We know that global warming has already killed people.
The second Climate Vulnerability Monitor estimated that natural disasters due to climate warming were already killing 5000 people a year in 2010. The same report argued that another half million deaths per year are due to climate change-induced infections and hunger. The number is expected to rise somewhat by 2030.
World Health Organization offers a more conservative view of the number of health related deaths due to climate change: “Between 2030 and 2050, climate change is expected to cause approximately 250,000 additional deaths per year, from malnutrition, malaria, diarrhea and heat stress.”
These estimates are in the same ballpark – In just 16 years between a quarter and a half million people will be dying every year as a result of infections, health problems and starvation due to greenhouse gas emissions.
We don’t have good estimates of the weather-related deaths that climate change will cause. The world health Organization tells us that the number of weather-related natural disasters reported has more than tripled since the 1960s. Every year, these disasters result in over 60 000 deaths, mainly in developing countries. Only a fraction of these are due to climate change so far, but the number is certain to rise.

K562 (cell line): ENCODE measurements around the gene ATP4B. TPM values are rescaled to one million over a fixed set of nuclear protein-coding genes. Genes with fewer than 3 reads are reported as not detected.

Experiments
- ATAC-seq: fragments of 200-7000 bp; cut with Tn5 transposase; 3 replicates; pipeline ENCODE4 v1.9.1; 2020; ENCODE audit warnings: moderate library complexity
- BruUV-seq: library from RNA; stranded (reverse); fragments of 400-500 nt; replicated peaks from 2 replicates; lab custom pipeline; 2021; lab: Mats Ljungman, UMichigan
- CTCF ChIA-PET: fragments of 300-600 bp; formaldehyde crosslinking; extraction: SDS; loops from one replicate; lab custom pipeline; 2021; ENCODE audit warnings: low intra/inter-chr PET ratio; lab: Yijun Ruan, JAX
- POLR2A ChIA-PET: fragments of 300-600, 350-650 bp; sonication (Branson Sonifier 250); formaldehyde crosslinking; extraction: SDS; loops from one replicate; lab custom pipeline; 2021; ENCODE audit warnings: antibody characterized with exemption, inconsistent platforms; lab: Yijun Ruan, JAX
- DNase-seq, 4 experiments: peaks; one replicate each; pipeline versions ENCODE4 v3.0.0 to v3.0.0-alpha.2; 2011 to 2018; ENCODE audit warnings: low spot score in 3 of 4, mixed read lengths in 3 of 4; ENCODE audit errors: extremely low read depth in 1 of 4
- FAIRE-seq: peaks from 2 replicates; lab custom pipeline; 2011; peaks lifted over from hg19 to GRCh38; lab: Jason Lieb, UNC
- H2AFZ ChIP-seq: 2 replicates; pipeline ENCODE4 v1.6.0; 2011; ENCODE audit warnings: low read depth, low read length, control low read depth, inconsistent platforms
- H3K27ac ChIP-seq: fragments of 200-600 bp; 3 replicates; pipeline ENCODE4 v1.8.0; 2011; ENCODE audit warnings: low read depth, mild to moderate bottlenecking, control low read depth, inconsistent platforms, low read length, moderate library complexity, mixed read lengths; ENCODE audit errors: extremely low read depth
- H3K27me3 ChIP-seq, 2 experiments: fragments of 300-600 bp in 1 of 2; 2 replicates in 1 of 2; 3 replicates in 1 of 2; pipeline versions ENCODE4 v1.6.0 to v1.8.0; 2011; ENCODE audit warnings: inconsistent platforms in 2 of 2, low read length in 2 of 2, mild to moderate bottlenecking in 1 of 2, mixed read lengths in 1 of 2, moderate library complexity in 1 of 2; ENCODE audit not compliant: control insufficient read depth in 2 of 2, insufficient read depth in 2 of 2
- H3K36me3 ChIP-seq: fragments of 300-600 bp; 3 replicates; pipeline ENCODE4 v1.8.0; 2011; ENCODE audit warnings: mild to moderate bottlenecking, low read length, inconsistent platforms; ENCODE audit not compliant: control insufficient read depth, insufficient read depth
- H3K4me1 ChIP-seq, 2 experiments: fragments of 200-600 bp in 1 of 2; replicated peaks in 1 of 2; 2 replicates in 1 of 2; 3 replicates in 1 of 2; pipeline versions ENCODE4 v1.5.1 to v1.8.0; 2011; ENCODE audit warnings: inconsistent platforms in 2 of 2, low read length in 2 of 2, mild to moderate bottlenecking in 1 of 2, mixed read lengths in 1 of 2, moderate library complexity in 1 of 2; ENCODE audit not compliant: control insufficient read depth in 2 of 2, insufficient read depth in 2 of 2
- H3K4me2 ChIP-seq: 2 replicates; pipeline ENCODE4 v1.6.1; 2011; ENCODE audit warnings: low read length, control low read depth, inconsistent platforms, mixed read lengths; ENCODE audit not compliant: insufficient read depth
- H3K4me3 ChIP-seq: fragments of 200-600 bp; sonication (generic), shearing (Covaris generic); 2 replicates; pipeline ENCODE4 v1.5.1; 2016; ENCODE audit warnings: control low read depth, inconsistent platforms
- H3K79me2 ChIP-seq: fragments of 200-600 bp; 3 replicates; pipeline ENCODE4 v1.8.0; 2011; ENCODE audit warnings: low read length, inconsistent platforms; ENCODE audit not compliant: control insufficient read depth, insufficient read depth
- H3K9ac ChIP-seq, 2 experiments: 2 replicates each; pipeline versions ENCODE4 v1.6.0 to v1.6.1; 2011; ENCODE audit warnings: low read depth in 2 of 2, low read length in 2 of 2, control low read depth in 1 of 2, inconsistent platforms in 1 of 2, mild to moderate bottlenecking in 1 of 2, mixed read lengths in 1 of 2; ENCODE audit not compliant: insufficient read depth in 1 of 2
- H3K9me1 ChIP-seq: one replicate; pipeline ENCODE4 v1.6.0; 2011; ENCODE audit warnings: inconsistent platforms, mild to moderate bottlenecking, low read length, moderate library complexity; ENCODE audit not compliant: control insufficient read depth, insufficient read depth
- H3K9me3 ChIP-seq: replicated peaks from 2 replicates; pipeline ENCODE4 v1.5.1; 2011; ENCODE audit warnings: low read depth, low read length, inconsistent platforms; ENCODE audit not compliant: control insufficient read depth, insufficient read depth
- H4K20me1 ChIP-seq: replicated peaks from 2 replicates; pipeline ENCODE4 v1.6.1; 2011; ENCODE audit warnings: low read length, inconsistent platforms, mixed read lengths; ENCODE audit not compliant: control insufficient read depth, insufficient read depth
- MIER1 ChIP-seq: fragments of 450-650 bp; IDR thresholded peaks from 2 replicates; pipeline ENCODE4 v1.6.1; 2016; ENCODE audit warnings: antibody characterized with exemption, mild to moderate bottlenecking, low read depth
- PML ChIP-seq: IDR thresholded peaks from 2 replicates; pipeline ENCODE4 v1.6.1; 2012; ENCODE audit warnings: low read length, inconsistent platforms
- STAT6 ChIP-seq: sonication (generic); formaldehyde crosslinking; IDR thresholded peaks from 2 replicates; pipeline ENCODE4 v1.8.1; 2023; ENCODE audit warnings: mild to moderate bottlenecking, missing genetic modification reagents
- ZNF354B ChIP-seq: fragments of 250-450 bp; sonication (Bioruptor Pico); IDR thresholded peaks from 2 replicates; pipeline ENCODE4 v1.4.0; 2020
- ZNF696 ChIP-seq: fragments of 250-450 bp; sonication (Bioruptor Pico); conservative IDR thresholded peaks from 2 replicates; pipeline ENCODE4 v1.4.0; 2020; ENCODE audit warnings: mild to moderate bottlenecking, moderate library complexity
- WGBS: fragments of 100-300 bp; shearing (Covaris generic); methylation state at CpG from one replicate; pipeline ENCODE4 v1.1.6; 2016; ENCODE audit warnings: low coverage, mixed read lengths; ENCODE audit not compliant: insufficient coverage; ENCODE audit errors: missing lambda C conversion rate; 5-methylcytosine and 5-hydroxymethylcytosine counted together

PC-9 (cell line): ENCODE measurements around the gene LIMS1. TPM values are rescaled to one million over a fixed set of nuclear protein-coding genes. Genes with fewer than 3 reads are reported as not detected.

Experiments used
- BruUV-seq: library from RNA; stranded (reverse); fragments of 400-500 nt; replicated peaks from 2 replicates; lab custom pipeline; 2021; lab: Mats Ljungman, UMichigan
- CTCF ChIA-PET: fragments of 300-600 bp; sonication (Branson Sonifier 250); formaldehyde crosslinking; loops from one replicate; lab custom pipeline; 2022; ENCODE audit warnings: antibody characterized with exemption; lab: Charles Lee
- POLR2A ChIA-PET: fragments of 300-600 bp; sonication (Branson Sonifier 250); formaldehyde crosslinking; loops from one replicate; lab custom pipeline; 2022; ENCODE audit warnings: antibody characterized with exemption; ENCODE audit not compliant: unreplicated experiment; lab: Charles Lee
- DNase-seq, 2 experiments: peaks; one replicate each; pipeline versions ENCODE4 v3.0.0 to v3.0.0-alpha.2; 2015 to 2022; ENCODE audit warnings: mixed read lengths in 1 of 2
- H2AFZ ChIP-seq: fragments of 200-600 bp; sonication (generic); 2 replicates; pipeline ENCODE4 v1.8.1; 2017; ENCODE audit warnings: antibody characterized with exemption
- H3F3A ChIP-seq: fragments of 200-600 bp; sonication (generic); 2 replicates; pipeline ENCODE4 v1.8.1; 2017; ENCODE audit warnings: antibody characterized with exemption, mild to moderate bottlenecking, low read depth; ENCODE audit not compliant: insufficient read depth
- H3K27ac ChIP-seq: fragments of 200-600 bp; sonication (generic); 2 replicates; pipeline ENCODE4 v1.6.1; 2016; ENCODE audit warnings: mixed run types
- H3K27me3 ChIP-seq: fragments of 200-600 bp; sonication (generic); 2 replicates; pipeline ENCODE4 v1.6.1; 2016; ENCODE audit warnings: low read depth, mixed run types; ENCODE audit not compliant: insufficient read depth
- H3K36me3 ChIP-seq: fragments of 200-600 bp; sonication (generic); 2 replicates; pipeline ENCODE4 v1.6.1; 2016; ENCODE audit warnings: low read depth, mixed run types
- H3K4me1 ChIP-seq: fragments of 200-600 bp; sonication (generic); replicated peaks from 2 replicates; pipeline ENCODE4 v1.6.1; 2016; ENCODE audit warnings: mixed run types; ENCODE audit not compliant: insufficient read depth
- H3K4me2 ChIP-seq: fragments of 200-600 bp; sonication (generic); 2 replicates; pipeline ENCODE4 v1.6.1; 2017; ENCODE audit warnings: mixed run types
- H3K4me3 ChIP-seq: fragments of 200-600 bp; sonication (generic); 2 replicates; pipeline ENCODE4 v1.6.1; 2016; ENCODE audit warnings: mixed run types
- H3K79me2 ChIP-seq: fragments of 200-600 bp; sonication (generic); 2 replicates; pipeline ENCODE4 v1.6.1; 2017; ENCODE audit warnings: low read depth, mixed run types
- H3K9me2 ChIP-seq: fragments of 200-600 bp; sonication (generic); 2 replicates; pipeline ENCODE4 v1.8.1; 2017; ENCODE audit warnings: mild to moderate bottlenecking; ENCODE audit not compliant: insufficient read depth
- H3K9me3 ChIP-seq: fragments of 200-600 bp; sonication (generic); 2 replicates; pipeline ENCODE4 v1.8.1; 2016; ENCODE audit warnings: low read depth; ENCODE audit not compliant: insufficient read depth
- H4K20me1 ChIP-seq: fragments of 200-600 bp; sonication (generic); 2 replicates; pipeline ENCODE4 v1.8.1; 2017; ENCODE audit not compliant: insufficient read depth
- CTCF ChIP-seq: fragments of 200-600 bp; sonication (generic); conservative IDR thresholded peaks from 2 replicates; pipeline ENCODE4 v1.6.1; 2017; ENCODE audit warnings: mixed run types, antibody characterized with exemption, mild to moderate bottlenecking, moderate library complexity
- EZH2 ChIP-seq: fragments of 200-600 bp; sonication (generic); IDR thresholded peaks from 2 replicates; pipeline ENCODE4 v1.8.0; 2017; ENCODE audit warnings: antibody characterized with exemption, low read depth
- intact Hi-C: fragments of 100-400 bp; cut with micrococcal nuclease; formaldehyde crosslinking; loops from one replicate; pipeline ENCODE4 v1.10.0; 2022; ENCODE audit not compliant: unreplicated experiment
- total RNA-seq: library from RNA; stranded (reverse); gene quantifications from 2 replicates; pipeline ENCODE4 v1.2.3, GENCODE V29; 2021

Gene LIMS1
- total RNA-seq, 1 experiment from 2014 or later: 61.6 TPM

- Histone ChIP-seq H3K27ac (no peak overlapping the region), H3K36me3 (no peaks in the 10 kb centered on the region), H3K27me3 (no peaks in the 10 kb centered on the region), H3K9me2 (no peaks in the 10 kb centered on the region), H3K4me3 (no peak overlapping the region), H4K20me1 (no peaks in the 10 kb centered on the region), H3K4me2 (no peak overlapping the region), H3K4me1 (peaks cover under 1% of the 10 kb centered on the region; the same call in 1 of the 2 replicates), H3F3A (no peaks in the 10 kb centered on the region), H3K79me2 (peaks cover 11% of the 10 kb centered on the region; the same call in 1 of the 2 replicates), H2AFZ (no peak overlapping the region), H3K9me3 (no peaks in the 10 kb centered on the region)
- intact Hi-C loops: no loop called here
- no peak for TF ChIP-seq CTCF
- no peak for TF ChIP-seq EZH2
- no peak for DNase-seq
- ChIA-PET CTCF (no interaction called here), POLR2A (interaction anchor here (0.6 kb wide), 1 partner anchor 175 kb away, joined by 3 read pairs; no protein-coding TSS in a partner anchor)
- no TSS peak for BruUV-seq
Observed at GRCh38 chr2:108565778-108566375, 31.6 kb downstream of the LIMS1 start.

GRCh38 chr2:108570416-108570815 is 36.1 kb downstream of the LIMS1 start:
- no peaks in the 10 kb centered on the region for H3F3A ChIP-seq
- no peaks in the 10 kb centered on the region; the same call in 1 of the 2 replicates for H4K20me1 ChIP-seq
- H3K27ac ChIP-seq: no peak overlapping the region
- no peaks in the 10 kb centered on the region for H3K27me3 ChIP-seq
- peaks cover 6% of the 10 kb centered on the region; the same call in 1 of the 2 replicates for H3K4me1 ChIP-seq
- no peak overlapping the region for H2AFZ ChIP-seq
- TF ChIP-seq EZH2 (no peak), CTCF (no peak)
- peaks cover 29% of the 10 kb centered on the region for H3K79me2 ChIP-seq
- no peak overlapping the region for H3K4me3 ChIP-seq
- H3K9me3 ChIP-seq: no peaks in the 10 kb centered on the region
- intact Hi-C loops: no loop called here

I think most Canadians would like to see our country working to prevent further deaths. If we knew that even 5% of the deaths caused by hurricanes in New Orleans and the Philippines could have been prevented by energetic Canadian leadership I think we would have acted. We would be more committed to climate action than we are, say, to bombing ISIS.
Canadian leadership is critical: we may be small emitters compared to the USA but we can make a difference. We can set an example and we can fight on the international scene for treaties that will save lives. This kind of leadership is part of the Canadian tradition.
Maybe our personal New Years resolutions should be about making Canada a lifesaver.